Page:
The Information Age is often defined in terms of a change in the nature of employment. In the U.S. in 1956, the number of people holding white-collar jobs first exceeded the number holding blue-collar jobs. We were witnessing a major decline in industrial production jobs and a major increase in service jobs. Many of these service jobs involved working with information, in jobs such as teacher, nurse, bank clerk, and computer programmer.

However, this change in the dominant classification of jobs fails to capture the essence of what was going on. The Information Age is characterized by a number of simultaneous and continuing changes that are having a major cumulative effect. A few of them are:

  1. Transportation. Jet airplanes and more air travel; more efficient transportation of goods via land, sea, and air.
  2. Telecommunications. Rapidly improving telecommunications making use of microwave, fiber optic, satellite, and more conventional systems. Explosive growth of the television industry.
  3. Computers. Massive improvement in our ability to store, process, and retrieve information; more cost-effective process control devices.
  4. Automation. A continuing gradual increase in the productivity of blue-collar workers.
  5. Education. More people receiving a higher level of education.
  6. Research in science and technology. There have been major breakthroughs in understanding key ideas in science and applying this knowledge to produce goods and services.
  7. Worldwide economic competition. This is facilitated by improvements in transportation and communication.

The Information Age changes are not affecting all parts of the world equally. Changes have occurred more rapidly in Western Europe than in Eastern Europe and the USSR. The people living in Eastern Europe gradually became aware that there were major differences between their life style and the life style of those in Western Europe. The leaders of the Eastern bloc countries attempted to build a wall that would keep out information. The wall severely restricted travel, and that certainly helped keep out information. A few hundred years ago, that might have succeeded. In those days information flowed mainly via people either personally carrying the message (oral tradition) or via written letters.

Unfortunately for the Eastern European leaders, it was necessary to keep open some holes in the wall, and the wall could not keep out radio and television signals. Holes had to be kept open in order for Eastern European scientists to build on knowledge being developed outside their area. A certain amount of transportation and interchange of goods was necessary for economic reasons.

Perhaps even more important, a country that wants to prosper in the Information Age needs a highly educated citizenry. Education must stress problem solving and other higher order cognitive skills. Such education breeds people who challenge the system and who resist oppression.

To summarize, the factors underlying the Information Age led to a gradual change in the nature of life in Western Europe and other major parts of the globe, and a gradual increase of knowledge about this among people in Eastern Europe. The gradually increasing pressures on the economies and governments of Eastern Europe and the USSR could not withstand the onslaught.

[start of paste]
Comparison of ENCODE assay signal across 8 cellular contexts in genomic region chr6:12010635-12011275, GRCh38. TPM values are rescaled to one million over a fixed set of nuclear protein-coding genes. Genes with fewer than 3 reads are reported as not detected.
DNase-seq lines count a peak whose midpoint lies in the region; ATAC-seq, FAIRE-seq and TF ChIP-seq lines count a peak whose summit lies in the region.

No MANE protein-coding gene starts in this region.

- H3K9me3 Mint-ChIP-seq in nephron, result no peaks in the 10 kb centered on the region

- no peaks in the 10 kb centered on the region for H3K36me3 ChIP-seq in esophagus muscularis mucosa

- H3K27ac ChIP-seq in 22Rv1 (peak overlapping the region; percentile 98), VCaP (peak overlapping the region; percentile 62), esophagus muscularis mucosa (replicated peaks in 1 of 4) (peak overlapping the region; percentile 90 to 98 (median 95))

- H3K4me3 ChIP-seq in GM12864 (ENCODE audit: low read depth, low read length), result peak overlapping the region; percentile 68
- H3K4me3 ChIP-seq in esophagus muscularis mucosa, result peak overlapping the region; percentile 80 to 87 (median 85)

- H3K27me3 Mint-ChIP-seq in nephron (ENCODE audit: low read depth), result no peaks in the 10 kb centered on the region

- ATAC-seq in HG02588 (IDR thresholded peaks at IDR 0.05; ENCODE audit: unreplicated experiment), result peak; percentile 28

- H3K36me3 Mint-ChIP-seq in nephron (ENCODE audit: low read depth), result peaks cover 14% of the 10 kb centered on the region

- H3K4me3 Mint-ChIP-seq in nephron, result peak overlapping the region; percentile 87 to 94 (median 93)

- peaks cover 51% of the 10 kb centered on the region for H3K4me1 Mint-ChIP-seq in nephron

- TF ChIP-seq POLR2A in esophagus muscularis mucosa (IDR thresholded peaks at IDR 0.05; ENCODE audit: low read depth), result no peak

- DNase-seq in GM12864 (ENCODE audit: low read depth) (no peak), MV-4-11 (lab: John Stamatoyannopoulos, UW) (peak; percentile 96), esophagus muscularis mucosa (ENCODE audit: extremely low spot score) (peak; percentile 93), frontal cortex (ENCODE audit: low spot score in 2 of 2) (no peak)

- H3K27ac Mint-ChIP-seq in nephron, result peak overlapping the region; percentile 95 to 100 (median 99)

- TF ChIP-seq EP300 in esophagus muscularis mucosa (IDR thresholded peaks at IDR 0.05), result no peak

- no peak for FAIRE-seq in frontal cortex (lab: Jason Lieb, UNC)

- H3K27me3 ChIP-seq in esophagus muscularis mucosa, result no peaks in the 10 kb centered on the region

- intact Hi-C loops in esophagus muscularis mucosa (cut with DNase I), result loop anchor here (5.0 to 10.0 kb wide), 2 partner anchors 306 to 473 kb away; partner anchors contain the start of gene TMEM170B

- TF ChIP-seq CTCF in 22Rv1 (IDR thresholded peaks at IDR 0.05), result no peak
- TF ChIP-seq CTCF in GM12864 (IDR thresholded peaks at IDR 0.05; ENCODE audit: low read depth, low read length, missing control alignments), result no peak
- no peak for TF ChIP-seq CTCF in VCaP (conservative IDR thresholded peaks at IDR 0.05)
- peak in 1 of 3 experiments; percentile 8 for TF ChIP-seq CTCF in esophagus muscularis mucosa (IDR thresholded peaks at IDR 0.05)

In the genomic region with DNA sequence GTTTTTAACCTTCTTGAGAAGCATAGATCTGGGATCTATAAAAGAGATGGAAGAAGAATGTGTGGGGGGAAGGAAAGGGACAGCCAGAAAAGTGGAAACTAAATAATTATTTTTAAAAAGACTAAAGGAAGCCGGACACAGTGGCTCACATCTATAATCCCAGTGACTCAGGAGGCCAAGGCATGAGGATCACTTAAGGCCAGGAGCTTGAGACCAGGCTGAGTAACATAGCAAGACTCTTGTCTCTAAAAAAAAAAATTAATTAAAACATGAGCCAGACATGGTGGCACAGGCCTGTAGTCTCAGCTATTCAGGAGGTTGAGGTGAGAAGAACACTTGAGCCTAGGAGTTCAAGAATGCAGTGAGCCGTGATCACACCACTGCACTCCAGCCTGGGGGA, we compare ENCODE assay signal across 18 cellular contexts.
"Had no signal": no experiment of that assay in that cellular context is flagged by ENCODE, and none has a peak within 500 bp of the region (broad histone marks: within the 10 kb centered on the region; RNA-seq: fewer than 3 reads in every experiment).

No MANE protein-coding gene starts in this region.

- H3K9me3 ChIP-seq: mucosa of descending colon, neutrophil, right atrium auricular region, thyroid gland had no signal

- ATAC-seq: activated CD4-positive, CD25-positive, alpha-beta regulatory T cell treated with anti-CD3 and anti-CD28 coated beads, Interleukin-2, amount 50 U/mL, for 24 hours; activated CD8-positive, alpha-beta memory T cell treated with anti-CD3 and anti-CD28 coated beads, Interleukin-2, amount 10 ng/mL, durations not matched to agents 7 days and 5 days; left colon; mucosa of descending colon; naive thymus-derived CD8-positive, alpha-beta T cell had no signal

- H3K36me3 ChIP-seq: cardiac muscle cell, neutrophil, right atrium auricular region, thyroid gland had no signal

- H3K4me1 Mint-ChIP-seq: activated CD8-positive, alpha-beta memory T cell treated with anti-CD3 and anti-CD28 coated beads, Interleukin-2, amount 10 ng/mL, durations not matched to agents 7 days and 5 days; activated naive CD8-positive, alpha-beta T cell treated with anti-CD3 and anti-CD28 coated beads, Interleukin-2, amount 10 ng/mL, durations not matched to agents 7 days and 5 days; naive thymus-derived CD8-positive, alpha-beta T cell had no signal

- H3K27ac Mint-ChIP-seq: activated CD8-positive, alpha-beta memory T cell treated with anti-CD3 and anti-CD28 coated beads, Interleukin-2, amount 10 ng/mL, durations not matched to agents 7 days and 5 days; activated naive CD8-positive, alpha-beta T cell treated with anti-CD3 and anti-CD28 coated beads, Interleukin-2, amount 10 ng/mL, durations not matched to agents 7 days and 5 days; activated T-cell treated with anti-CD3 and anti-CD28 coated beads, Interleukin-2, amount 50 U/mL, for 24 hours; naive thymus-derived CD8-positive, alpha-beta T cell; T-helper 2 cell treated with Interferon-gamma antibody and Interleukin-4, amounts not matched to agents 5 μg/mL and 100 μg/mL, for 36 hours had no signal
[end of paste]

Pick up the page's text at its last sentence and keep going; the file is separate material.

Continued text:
Now compare this with our educational system. The question is, do we have a similar situation shaping up in education? We have the transportation and communication that allow key constituencies in our educational system to be aware of what others are doing, and of the outcomes. Thus, the issue is whether there are major stakeholders who can see other, similar stakeholders, who are "getting a better deal." Here are some examples of things to look for:

  1. Students in one region-city, county, state or nation-getting a far superior education.
  2. Teachers in one district enjoying a far superior set of working conditions, such as the level of respect, pay, work load, and the general nature of their students.
  3. The members of one ethnic group being able to provide their children with a better education than is available to the children of another ethnic group.
  4. The private sector in one region having access to a better trained pool of workers than the private sector in another region.
  5. A nation and its government competing better economically and politically due to an overall superior educational system.

When big differences exist and the stakeholders become aware of them, there are several possible results. First, the stakeholders can say, "I am aware of these differences. I am not bothered by them. I am satisfied with the current state of affairs." Or, they might say, "That is not right. Something should be done about it."

In the latter case, we have a power struggle. Does the stakeholder who says "that is not right" have the power to do anything about it? If the overall system is oppressive to key stakeholders, the inevitable result will be a revolutionary change.

In my opinion, our educational system is poised on the brink. Massive change agents such as distance education, computer-assisted learning, transportation of students, and the corporation-run schools could lead to massive, relatively rapid, revolutionary changes in our current system.

Alternatively, our current system may change fast enough to accommodate the revolutionary pressures. There are a few signs that it is attempting to do so. Some states are developing voucher systems that give students a choice of what schools they will attend. Some states are passing legislation that facilitates increased use of distance education and of computer-assisted learning. Some regions are increasing the pay of teachers and attempting to improve their work conditions.

The outcomes are in doubt. It will be interesting to see what happens.